“For someone new here, if you want to be on a board or lead a volunteer organization, we can find something for you,” says Given. “It’s a flat social structure in Grande Prairie.”
What do you love about your community?
What most concerns you?
If it could be the way you wanted, what would your community look like?
Ebony Rempel, executive director, Odyssey House: I’m not originally from here. You leave Grande Prairie and you don’t see civilization or really any cities for quite a while. I’m not used to that. For Odyssey House, I’m pretty sure we’re the largest geographical catchment area in Alberta in terms of how far away women will come to access the services at the shelter. If the city were smaller then we wouldn’t be able to have the funding and resources that we need, and if we were bigger it would be hard to have those in-depth, inter-agency conversations that we do have here, where we’re in a room with 15 people versus 70 people.
Noura Daou, community support worker, Cultural Integration Academy: The crime rate has gone down and there aren’t police cars everywhere you go—so that’s good. I would like to see more acceptance of different cultures. Some people don’t feel like they belong. But people born and raised here, or somebody like me—I came here 11 years ago and adopted it as my home—it means so much to me and I care for it.
Melanie Jenner, communications coordinator, Art Gallery of GP: What do I love about it? That’s a good question; you want to know why people stay. My extended family is here and I grew up here, so to me this is home. What concerns me is when there’s a separation of us and them—I don’t like that.
Courteney Davison, GP Brewing: I come from a town in BC where you can’t leave your doors unlocked, and here I leave my truck running out front all the time and it’s always there.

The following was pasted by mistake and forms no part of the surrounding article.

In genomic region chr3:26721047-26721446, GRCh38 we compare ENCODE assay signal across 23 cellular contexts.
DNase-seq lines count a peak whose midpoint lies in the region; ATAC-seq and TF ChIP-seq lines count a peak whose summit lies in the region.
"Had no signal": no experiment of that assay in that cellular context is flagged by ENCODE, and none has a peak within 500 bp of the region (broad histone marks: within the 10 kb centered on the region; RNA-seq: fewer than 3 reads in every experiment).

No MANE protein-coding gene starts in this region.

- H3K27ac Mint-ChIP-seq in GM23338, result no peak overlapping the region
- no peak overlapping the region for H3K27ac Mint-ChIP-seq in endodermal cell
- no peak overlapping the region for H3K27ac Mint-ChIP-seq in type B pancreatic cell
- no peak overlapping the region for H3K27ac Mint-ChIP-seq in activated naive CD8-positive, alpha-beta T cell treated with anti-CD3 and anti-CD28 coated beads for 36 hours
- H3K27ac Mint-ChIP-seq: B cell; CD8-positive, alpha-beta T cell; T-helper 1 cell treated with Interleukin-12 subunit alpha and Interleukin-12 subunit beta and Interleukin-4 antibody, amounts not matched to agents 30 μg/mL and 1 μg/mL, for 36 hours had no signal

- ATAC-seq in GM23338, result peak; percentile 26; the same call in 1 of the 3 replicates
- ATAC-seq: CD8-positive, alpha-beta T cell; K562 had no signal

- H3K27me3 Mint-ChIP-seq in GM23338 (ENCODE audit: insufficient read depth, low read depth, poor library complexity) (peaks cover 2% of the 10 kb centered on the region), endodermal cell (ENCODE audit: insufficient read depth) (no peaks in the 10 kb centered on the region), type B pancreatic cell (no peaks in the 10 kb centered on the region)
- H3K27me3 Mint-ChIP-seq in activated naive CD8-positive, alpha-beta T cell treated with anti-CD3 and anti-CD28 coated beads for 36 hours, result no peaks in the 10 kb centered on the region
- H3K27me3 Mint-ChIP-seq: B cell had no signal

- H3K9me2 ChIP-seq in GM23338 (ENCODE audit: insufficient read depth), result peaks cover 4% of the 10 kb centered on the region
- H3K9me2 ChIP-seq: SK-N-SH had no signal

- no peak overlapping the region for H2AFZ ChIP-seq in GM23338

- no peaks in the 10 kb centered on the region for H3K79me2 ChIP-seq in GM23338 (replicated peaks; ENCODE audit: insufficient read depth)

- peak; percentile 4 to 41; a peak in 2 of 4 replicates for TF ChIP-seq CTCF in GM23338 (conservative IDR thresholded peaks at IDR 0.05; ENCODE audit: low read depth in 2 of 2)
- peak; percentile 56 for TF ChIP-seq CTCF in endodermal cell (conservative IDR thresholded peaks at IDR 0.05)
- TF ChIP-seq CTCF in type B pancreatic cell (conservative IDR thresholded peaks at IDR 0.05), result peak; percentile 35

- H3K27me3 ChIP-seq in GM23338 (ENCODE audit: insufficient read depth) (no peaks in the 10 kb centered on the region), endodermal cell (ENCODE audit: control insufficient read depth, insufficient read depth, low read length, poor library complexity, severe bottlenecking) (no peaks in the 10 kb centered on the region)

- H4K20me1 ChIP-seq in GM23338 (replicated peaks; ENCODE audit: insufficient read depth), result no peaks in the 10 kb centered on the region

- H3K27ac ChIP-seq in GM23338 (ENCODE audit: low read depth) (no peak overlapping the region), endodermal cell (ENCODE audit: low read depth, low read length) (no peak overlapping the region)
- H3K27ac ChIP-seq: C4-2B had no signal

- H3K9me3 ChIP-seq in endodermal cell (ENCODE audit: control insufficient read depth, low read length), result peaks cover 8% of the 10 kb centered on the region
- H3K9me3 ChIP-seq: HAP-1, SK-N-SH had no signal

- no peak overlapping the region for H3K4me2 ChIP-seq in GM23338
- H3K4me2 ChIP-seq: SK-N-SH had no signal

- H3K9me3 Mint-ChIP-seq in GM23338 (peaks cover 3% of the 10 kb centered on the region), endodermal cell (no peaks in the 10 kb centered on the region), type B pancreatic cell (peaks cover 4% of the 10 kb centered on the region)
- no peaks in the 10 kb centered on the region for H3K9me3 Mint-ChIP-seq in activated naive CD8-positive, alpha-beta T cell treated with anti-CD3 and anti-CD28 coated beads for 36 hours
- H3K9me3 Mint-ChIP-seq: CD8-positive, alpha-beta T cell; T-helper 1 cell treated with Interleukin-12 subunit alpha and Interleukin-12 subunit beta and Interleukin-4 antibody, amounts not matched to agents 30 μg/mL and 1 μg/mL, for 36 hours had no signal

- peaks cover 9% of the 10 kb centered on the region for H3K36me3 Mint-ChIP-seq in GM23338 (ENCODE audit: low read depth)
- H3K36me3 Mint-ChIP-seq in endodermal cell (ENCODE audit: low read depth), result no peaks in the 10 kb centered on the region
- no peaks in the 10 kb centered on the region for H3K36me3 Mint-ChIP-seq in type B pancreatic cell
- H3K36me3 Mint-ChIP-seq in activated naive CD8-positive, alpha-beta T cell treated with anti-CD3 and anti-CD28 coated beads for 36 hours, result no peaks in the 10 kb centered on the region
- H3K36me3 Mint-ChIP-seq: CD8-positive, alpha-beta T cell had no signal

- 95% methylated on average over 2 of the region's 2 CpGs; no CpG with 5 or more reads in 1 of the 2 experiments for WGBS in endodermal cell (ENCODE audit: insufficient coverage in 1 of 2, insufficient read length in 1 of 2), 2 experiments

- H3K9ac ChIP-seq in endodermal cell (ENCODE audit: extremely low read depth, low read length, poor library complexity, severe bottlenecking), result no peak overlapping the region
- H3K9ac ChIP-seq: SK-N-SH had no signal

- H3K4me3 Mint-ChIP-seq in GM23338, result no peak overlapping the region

Don Gnatiuk, president, Grande Prairie Regional College: There’s a common story in Grande Prairie. People say “I came up for a job and now I’ve been here 10 years.” And here I am, I’ve been here 10 years. I was raised in Montreal and I’m a happy camper in this town. I get the social interaction and the intellectual challenge I need; the retail network I need is here; I’m fulfilled. It’s easy to dismiss a community that’s in the oil and gas, lumber sector five hours north of Edmonton. But take a look under the hood and you’ll see there’s something really warm here.
Angie Crerar, president, Metis Local 1990: I’ve been here since 1966. I’ve worked with thousands of people, all walks of life, religions and creeds, and you know what? When somebody’s in dire need we’re all there. I love Grande Prairie. This community saved my life, my children’s life, when we moved here, and I will never be able to repay the good life that we made here. #
Incorporated as a village: 1914
Incorporated as a city: 1958
Pop.: 63,166 (2016 federal census; up 13.5 per cent from 2011 census)
Median age of pop. (2011): 30.3 (youngest city in Canada)
Major economic sectors: Oil and gas, agriculture, forestry, service centre for NW Alberta and NE BC
Unemployment rate (Nov 2016): 5.4 per cent (rate in June 2016: 7.6 per cent)
Crime severity index (2015): 211.57 (highest in Canada)
Cost of admission to Art Gallery of Grande Prairie: $0
Amount of land the city of GP annexed from the county of GP on Jan 1, 2016: 6,316 hectares
Mayor: Bill Given (2010–)
Members of Legislative Assembly:
Grande Prairie-Wapiti: Wayne Drysdale (PC, 2008–)
Grande Prairie-Smoky: Todd Loewen (WR, 2015–)